Saturday, September 18, 2010

Watch your tone.

The rich inflections added to any statement can change everything. A simple "yes" becomes condescending, sarcastic, funny, desolate, worried, elated ... it's all in the tone.

I've been called to task a few times about the "tone" of my emails. I'm always juggling multiple projects at work as well as family needs, so I get to the point, pretty much writing the way I speak. The problem is, an email doesn't transmit inflections. So while I'm thinking, "how are we doing?," as I email "what's the status of xx, xx, and xx?" the reader may "hear" a patronizing,  "Are you doing your job?"

It's all very frustrating. Then I either have to send a placating email (you're doing fine, I just wanted to know how we're doing) or pick up the phone to offer a verbal mea culpa. I have to remember to add warm fuzzies to emails for those who need them, and stick to the facts for those who just want to get down to business. Confuse the two and you get equally emotional responses. ("Don't be so short!" "Don't waste my time!") Worse, chronicly touchy people slow down projects and add so much complexity to what are often already difficult parameters.

Maybe I should start using those yucky emoticons. 

A telephone call is better in delicate situations because you can control the tone and delivery of your message. But that's not how we communicate these days. Phone calls are time-consuming. Send an email, move on to something else, and come back when you get an answer. Voila!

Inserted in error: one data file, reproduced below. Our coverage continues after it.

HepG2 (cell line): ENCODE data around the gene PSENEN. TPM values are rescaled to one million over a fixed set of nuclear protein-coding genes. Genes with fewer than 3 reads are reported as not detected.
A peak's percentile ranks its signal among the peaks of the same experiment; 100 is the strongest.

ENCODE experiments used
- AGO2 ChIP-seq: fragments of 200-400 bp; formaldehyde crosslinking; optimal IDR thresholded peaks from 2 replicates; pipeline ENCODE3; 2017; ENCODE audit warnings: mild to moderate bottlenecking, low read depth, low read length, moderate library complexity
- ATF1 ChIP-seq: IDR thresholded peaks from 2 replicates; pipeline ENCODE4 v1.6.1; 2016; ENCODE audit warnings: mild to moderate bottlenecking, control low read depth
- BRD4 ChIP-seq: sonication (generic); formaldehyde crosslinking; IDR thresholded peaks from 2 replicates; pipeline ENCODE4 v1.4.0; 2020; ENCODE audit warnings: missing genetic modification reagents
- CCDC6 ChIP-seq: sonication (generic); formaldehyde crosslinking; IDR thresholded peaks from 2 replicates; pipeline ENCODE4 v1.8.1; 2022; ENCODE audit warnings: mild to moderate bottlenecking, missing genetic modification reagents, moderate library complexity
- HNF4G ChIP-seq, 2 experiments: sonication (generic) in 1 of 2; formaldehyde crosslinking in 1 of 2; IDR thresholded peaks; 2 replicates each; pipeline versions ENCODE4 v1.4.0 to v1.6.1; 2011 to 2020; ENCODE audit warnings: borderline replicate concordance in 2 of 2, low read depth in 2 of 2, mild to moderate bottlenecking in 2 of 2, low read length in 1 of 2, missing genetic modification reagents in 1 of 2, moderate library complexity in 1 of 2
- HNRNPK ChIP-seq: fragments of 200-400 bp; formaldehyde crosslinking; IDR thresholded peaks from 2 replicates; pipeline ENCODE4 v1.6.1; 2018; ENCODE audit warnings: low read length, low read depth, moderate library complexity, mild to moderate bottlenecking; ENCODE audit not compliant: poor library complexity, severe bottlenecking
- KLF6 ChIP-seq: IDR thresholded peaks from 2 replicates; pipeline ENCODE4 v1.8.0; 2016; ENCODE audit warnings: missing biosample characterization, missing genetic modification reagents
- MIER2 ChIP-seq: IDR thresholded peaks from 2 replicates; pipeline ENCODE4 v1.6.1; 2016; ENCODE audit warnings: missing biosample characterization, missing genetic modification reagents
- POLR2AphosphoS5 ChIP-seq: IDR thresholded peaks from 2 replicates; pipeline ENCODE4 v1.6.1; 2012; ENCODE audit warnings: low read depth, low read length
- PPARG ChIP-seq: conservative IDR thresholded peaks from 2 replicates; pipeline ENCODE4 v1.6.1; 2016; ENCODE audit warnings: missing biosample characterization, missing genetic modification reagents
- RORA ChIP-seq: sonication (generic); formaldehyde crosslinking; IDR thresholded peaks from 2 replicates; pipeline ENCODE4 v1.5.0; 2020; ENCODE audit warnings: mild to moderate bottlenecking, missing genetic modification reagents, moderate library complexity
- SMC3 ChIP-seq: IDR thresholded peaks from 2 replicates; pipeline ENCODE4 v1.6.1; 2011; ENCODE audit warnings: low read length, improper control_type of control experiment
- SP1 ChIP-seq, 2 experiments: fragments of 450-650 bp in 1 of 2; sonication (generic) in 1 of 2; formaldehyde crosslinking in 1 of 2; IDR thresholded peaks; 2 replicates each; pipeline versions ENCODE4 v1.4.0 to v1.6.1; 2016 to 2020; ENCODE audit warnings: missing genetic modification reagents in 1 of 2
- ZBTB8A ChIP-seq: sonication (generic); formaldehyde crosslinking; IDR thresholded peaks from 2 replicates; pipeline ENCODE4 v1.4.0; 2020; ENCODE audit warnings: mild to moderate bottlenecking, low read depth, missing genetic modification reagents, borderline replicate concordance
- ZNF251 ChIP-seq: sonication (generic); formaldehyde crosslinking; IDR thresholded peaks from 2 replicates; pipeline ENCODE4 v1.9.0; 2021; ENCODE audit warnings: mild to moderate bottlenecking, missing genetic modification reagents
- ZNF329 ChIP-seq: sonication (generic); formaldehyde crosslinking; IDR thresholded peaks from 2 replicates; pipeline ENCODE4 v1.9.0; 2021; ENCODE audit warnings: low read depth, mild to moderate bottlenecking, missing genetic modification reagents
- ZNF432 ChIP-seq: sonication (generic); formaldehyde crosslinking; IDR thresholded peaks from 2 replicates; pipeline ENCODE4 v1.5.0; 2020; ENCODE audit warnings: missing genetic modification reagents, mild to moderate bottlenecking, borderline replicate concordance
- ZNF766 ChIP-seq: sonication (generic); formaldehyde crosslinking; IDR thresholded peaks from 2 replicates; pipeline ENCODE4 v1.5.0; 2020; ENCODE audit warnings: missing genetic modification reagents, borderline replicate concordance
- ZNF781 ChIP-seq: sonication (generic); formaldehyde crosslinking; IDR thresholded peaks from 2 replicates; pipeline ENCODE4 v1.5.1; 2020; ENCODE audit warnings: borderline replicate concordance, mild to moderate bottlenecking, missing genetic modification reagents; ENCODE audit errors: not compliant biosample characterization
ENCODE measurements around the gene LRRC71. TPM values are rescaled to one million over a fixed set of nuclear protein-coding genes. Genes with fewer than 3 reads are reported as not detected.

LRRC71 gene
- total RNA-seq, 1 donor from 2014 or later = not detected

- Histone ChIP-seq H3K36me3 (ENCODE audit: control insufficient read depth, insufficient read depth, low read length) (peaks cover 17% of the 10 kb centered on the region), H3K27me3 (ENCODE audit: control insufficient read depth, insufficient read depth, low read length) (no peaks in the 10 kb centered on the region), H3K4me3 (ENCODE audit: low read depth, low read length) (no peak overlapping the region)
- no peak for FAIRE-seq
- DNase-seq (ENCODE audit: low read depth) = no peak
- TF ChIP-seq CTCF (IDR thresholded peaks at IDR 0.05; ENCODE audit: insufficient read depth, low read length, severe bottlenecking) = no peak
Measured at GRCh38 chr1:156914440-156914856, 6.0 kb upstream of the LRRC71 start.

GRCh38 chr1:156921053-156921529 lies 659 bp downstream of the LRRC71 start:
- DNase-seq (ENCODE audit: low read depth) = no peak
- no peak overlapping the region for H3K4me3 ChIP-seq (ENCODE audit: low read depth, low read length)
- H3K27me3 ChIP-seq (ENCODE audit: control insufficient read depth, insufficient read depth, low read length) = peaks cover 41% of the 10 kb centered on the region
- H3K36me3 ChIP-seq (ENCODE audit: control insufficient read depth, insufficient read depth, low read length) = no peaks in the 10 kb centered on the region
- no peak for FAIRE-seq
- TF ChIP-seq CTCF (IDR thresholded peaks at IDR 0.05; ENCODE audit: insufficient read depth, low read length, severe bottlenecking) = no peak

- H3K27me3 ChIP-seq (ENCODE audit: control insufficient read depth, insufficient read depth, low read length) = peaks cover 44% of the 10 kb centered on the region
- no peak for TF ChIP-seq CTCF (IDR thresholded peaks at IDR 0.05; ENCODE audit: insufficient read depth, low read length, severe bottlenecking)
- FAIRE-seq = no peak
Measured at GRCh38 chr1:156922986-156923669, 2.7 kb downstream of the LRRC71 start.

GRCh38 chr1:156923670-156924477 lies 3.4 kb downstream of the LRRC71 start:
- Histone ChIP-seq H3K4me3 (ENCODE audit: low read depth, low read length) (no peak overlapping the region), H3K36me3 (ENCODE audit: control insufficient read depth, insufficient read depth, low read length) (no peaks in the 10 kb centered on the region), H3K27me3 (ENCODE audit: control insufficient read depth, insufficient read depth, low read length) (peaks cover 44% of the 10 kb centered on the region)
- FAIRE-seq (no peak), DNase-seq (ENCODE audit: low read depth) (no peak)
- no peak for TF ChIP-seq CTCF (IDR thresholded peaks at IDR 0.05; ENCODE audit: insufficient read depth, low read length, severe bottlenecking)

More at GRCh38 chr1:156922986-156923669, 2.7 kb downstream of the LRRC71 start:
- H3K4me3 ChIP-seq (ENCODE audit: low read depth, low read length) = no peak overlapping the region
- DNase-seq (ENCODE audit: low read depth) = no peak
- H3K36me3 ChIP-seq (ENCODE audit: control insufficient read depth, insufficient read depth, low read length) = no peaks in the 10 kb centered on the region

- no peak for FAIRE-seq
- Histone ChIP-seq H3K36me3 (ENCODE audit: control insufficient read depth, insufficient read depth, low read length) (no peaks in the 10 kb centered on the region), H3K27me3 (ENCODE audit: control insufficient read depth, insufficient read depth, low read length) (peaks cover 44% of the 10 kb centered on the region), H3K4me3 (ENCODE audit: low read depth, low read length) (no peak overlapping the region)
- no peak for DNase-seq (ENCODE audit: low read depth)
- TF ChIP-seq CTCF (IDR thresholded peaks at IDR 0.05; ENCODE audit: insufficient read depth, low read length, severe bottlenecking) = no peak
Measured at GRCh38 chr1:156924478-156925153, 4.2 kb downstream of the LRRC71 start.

Blackberries and Iphones are notorious for bluntness. You can only thumb-key so many letters and symbols on those tiny devices. I don't own either, but lots of people email me that way. I'm fine with it - I love the brevity of a keyed "yes" or "approved" to a straightforward question. But I also know that some people hate the terse emails, particularly when they don't include the text of the email they're responding to.

 The nature of my work, both paid and volunteer, is coaxing disparate personalities to work together, guiding them without leading them and staying on schedule rather than veering off into emotional turbulence. I also have to read and send close to a hundred emails each day.  It isn't easy.

So I'll watch my tone.

Okay, I'll try to watch my tone.

Nah - I'll probably do it again.

Will a pre-emptive mea culpa in my signature work?

Sigh. Probably not.

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